Hermes Rises on Results
From Standard & Poor's European MarketScope
Recorded music group EMI was down £0.06 to £2.30, after Credit Suisse First Boston noted that American peer Warner Music priced its initial public offering at $17 compared to the original target range of $22 to $24. The Daily Telegraph added that the number of shares on offer was reduced to 27 million from 33 million.
Lastminute.com was up £0.49 to £1.54, after the company confirmed it has received an approach which may or may not result in an offer being made for the company.
Telecom equipment maker Marconi was down £0.12 to £2.59, after the Daily Telegraph reported that bidders for the company could be put off by a potential £300 million liability in its UK pension plan. The company disclosed on May 3 that it has a £243 million pension deficit, split between plans in the U.S., Germany, Italy and the UK, with the biggest figure -- £129 million -- in the British plan. The paper adds that under new rules governing British schemes, the buyout cost of the UK fund is likely to be nearer £300 million.
Media group Chrysalis was down £0.07 to £1.33 after ABN Amro lowered its target on the company to £1.46 from £1.71, and reiterated its hold rating. The bank noted that interims were mildly below forecasts that had been guided downwards by a downbeat trading update. Group sales fell by 4.9% to £78.4 million, while earnings before interest and taxes fell by 38.7% to £3.1 million. The broker said that there is an enticing discount to a break up value, but the reaffirmation of a two-pronged strategy in music and radio suggests little hope of a breakup. Separately, the bank UBS raised its target to £1.88 from £1.58, and kept its neutral rating, following interim results.
Hermes was up €4.80 to €152.30, after the company posted first-quarter sales of €324.8 million, up 3.3%, according to International Financial Reporting Standards. The result is just below expectations of €334 million. However, the bank Fortis noted that this disappointment is just a one-off as March was weaker because of non-linear wholesales. The broker reiterated a buy rating and €175 target. Ixis bank reiterated its add rating and €175 target after the figures, which it considered to be in line.
Aerospace group Eads, the parent of Airbus, was down €0.29 to €22.07, after the company finally confirmed the appointment of Noel Forgeard and Thomas Enders as co-chairmen. However, the company kept secret its intentions over the future Airbus boss. The Airbus appointment has created political tensions among France and Germany. The joint appointment of Forgeard and Enders has helped mitigate criticism, but Airbus remains a main bone of contention and is likely to be delayed further. The company reported in-line first-quarter results last week, including revenues of €7 billion, and above-average earnings before interest and taxes of €657 million.
Liquor group Pernod Ricard was up €1.70 to €120.50, after the bank UBS said the company's first quarter wine and spirits sales of €753 million (up 8.4% or up 6.4% like-for-like), look very good at first glance. The bank noted that organic sales growth of 6.4% beat its analysts forecast of 4.6%, and a consensus average at 5%. The bank Kepler was also pleased, reiterating its buy rating and €140 price target.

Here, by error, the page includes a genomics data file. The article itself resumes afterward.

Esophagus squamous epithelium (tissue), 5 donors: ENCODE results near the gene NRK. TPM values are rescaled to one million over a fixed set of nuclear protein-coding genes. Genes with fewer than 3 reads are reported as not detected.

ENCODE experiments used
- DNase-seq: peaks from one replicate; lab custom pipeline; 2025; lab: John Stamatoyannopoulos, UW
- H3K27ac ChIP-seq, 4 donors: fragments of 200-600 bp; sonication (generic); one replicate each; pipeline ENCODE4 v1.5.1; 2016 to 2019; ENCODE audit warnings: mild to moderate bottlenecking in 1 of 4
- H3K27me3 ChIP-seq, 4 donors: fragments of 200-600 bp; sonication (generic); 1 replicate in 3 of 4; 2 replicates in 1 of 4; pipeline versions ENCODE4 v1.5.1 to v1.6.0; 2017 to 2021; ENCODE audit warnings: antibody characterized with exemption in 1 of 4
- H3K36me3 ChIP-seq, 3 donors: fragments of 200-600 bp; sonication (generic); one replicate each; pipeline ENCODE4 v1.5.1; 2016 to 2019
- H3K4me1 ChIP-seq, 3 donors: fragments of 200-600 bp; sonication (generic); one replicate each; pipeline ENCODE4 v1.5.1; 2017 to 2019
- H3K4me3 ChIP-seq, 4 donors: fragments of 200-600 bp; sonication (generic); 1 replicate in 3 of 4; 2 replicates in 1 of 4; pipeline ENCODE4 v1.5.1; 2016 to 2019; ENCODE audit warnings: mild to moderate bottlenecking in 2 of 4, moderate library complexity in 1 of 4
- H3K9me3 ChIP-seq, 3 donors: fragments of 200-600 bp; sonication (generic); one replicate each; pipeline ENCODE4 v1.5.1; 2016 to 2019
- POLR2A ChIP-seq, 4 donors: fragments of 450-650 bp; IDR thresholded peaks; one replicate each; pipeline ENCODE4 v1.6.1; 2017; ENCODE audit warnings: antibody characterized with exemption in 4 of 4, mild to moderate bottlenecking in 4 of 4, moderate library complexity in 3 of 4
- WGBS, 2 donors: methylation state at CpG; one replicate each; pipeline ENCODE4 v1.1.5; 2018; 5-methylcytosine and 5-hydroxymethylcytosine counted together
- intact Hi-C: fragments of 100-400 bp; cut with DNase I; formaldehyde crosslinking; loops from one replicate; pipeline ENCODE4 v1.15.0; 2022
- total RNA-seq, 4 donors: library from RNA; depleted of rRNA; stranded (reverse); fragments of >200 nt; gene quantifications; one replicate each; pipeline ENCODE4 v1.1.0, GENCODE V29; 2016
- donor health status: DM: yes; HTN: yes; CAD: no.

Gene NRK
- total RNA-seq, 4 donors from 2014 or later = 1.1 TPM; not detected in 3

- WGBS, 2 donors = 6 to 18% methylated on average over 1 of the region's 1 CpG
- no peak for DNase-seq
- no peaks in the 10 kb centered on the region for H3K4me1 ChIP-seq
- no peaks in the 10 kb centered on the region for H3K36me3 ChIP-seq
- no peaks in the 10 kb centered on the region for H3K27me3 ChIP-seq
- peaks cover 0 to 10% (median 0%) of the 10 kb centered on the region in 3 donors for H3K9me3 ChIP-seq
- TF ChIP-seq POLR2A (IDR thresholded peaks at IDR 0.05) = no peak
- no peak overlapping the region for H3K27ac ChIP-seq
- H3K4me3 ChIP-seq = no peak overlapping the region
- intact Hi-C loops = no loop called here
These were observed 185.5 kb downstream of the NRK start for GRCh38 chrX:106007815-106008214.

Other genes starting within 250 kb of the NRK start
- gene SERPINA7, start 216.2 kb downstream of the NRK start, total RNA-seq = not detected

Household products group Henkel was up €2.20 to €73.20, after speculation grows that peer Beiersdorf may make a bid for the company's personal care unit. Yesterday Deutsche Bank upgraded its rating on the company to buy from hold, and increased its target to €85 from €61. The broker said the company still is unexciting but its portfolio is now more focused (laundry, home care, cosmetics, adhesives). The company now consistently creates value, and its management has very specific targets which it has good record of hitting, although the market has ignored this. The broker said that restructuring will continue to drive profits. The company's 12 times price-to-2006 earnings ratio is cheap, according to the broker, even if only partial targets are achieved.
Carmaker Porsche was up €13.04 to €534.87, after an auto enthusiast Website produced by Edmunds.com, said that the company's fourth model range will go on sale in 2009 at sticker prices between $125,000 and $175,000, according to CNN/Money InsideLine. While Porsche called the report speculation, a spokeswoman for Edmunds.com told CNN/Money that the information came from a reliable source at Porsche.
Airline Lufthansa was up €0.18 to €10.20, after it said that it saw its first-quarter operating loss narrow to a smaller-than-expected €26 million, compared to the €146.8 million loss that was expected, and the €116 million loss reported last year. First-quarter sales were flat at €3.9 billion. The bank Merck Finck said that numbers were above its and the consensus expectations, as cargo and catering saw a better-than-expected development. However, the broker noted that the core passenger business operating result was below expectation. In addition, the company did not change its 2005 guidance and expects its operating profit to be at the same levels as in 2004, due to the integration of acquisition Swiss Airlines. Meanwhile, Lufthansa said weaker rivals are cutting fare prices in Asia, as Asian business is hurt by overcapacity, and Asian yields will more than likely fall more. The airline also said that fuel costs may be €300 million higher than forecast.